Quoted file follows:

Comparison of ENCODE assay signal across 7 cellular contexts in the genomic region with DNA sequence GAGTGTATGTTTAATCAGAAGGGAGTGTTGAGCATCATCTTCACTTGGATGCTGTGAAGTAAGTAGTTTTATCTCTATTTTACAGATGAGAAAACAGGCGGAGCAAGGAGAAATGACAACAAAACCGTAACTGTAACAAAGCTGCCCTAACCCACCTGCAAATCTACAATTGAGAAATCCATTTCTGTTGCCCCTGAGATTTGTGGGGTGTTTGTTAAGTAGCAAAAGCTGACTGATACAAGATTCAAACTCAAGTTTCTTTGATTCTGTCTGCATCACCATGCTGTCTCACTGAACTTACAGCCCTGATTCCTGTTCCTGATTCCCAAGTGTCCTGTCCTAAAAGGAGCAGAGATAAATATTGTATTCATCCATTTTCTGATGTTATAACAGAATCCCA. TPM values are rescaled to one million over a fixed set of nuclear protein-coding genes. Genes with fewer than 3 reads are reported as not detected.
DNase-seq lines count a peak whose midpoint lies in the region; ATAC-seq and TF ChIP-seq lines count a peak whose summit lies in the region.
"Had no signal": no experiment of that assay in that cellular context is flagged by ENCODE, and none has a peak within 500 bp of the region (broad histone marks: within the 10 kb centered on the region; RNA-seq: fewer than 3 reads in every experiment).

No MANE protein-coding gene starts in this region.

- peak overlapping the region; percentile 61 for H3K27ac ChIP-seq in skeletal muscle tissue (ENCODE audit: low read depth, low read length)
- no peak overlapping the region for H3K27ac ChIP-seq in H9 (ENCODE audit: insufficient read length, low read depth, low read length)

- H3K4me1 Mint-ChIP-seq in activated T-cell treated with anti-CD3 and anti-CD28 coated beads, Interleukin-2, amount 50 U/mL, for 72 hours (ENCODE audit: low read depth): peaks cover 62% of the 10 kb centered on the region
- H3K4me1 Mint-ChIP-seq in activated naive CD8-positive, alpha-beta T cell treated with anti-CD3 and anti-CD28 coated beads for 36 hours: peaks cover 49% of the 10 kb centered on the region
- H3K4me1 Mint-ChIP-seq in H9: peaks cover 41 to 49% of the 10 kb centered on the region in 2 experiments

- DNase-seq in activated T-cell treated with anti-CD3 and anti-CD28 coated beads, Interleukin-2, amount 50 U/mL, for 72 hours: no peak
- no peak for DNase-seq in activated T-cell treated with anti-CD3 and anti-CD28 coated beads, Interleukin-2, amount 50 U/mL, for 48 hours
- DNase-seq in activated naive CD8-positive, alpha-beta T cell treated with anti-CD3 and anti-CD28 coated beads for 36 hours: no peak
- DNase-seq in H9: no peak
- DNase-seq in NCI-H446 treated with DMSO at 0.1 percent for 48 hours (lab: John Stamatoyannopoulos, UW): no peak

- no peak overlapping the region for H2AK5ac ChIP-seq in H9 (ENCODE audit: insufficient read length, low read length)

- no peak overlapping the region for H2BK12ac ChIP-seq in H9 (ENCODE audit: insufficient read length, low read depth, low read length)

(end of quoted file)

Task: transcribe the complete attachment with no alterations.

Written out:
Comparison of ENCODE assay signal across 7 cellular contexts in the genomic region with DNA sequence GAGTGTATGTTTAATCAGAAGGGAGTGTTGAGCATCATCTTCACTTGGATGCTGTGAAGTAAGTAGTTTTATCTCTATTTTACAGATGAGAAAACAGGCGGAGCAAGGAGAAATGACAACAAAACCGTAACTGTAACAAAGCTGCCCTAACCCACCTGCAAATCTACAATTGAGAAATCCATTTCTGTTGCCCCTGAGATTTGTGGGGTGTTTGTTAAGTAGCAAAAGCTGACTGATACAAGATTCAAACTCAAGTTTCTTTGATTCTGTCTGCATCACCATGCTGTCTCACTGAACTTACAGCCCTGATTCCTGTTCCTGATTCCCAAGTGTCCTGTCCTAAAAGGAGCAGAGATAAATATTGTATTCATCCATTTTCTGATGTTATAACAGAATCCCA. TPM values are rescaled to one million over a fixed set of nuclear protein-coding genes. Genes with fewer than 3 reads are reported as not detected.
DNase-seq lines count a peak whose midpoint lies in the region; ATAC-seq and TF ChIP-seq lines count a peak whose summit lies in the region.
"Had no signal": no experiment of that assay in that cellular context is flagged by ENCODE, and none has a peak within 500 bp of the region (broad histone marks: within the 10 kb centered on the region; RNA-seq: fewer than 3 reads in every experiment).

No MANE protein-coding gene starts in this region.

- peak overlapping the region; percentile 61 for H3K27ac ChIP-seq in skeletal muscle tissue (ENCODE audit: low read depth, low read length)
- no peak overlapping the region for H3K27ac ChIP-seq in H9 (ENCODE audit: insufficient read length, low read depth, low read length)

- H3K4me1 Mint-ChIP-seq in activated T-cell treated with anti-CD3 and anti-CD28 coated beads, Interleukin-2, amount 50 U/mL, for 72 hours (ENCODE audit: low read depth): peaks cover 62% of the 10 kb centered on the region
- H3K4me1 Mint-ChIP-seq in activated naive CD8-positive, alpha-beta T cell treated with anti-CD3 and anti-CD28 coated beads for 36 hours: peaks cover 49% of the 10 kb centered on the region
- H3K4me1 Mint-ChIP-seq in H9: peaks cover 41 to 49% of the 10 kb centered on the region in 2 experiments

- DNase-seq in activated T-cell treated with anti-CD3 and anti-CD28 coated beads, Interleukin-2, amount 50 U/mL, for 72 hours: no peak
- no peak for DNase-seq in activated T-cell treated with anti-CD3 and anti-CD28 coated beads, Interleukin-2, amount 50 U/mL, for 48 hours
- DNase-seq in activated naive CD8-positive, alpha-beta T cell treated with anti-CD3 and anti-CD28 coated beads for 36 hours: no peak
- DNase-seq in H9: no peak
- DNase-seq in NCI-H446 treated with DMSO at 0.1 percent for 48 hours (lab: John Stamatoyannopoulos, UW): no peak

- no peak overlapping the region for H2AK5ac ChIP-seq in H9 (ENCODE audit: insufficient read length, low read length)

- no peak overlapping the region for H2BK12ac ChIP-seq in H9 (ENCODE audit: insufficient read length, low read depth, low read length)